Get It In Writing!

21136278 signing a contract

I can tell you from experience – both my own experience and the experience of others with whom I have spoken over the years – get it in writing.

Get it in writing – or wish you had.

I was reminded recently of what too often happens when plans and arrangements and understandings are NOT put in writing.

Over a decade ago, I met an aspiring entrepreneur and decided to assist him in connection with his planned project. I helped with everything from developing a viable business model and plan to introduce him to all of the early investors, to identifying and helping recruit new team members. I poured hundreds of hours of my time into the project, always with the (expressed but unwritten) understanding that I would be keeping track of my hours and be fully compensated for them, with an appropriate risk premium perhaps, when circumstances permitted.

I have heard reports that the business has a “value” of over $100M today. My hundreds of hours of time would have had a “value” at my then “billable hourly rate” of well over $100,000, but all that I received was about $700 in legal fees.

Selective memories? New personnel? It really it doesn’t matter. While I do take pride in my contributions to the launching of this business, I poured hundreds of hours into it with the (unwritten) understanding that those hours would at a minimum be fully compensated if the business succeeded (which it certainly has done). That I wasn’t paid was the direct result of my operating on faith, on a handshake, and without Getting It In Writing.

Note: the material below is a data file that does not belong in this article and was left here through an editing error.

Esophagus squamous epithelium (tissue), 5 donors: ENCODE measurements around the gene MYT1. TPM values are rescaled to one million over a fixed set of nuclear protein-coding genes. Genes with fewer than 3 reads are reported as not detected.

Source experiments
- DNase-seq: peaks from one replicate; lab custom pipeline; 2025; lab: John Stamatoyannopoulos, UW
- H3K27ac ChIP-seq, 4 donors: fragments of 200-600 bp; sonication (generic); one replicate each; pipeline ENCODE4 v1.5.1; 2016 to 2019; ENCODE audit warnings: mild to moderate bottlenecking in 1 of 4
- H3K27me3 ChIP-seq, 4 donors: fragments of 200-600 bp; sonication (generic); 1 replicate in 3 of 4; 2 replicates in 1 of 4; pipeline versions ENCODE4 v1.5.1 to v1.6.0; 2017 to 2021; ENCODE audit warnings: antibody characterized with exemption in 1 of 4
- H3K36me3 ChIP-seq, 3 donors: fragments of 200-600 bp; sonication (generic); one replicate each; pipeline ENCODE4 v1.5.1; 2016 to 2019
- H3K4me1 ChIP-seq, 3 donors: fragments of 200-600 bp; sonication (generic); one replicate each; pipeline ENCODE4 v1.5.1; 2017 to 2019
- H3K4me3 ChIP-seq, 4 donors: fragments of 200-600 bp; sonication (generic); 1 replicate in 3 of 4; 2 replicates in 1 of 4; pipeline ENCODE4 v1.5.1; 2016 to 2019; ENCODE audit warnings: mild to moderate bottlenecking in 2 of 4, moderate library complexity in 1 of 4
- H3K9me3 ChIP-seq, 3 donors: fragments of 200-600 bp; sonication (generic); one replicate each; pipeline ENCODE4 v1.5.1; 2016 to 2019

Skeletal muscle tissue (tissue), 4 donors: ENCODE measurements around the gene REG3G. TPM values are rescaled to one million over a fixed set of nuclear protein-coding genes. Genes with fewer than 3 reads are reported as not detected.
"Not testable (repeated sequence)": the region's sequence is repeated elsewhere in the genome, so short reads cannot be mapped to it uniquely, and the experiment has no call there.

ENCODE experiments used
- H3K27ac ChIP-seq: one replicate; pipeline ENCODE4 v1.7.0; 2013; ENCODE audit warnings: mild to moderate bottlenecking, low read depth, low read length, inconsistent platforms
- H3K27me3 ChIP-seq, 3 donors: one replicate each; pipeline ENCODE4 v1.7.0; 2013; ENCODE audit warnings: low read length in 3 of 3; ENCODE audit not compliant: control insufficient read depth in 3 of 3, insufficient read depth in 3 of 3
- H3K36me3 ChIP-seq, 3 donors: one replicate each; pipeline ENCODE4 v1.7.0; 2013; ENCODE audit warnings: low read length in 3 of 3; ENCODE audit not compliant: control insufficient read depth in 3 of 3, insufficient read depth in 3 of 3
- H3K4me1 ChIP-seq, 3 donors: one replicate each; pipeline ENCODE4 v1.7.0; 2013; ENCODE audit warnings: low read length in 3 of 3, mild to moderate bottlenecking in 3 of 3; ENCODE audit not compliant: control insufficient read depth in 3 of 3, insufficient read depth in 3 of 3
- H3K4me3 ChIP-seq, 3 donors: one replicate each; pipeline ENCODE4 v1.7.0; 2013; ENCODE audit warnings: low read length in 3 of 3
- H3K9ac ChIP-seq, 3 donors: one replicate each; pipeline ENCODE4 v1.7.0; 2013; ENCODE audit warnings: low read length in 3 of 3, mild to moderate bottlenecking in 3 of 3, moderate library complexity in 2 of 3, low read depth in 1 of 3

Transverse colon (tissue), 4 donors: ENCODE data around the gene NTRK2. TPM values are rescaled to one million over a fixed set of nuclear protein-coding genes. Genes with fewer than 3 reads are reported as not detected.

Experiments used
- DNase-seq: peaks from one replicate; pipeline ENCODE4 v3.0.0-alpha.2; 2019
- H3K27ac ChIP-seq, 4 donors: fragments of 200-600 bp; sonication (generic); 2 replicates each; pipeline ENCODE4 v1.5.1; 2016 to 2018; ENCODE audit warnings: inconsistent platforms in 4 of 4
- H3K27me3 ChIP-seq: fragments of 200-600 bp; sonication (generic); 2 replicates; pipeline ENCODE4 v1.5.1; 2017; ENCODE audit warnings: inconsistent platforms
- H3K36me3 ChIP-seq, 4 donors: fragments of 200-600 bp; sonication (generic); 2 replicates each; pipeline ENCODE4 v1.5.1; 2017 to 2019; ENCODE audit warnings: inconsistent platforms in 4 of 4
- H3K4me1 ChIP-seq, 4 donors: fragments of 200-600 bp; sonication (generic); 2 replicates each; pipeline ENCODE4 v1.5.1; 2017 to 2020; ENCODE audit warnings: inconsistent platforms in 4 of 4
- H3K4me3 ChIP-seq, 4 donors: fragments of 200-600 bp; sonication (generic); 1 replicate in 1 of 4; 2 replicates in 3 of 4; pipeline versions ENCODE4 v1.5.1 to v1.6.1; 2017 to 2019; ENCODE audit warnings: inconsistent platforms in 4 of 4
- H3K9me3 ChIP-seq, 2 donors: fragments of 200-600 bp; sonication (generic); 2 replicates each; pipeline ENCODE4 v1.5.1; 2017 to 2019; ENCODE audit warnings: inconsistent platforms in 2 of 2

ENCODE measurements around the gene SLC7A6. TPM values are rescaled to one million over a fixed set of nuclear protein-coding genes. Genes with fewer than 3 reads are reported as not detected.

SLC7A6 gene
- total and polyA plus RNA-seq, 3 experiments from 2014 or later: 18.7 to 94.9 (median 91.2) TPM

Big mistake. Lesson learned.

That is just one story. I could, given the opportunity, tell 10 or 20 others… some from my own experiences and some from the experiences of others. Suffice it to say that if you don’t get it in writing, be prepared to receive nothing.

And let me go one step further.

If people are involved with you in business who you regard as friends, be even more sure to get it in writing. For if you don’t, the selective memories which cause people to “forget” commitments they have made will very often not only result in you not getting paid but will jeopardize your friendships.

My final point applies even if you are an attorney yourself, as I am. If the matter is important and concerns business, and if you are in the process of getting it in writing, be sure to get legal counsel involved in connection with drafting and reviewing, and revising that writing. Legal counsel is another set of disinterested eyes and the advice of legal counsel can be very much worth it.

Consider Calkins Law

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Benjamin Calkins

Benjamin Calkins

Ben Calkins is a well-educated, top-rated, and highly experienced business law attorney.

Ben Calkins is an honors graduate of Harvard College and the University of Michigan Law School. After law school, he clerked for a Federal Judge before joining one of the World’s largest law firms, Squire, Sanders & Dempsey. Mr. Calkins has also worked at, and been a partner in, several of the most prominent “old style law firms” in the World.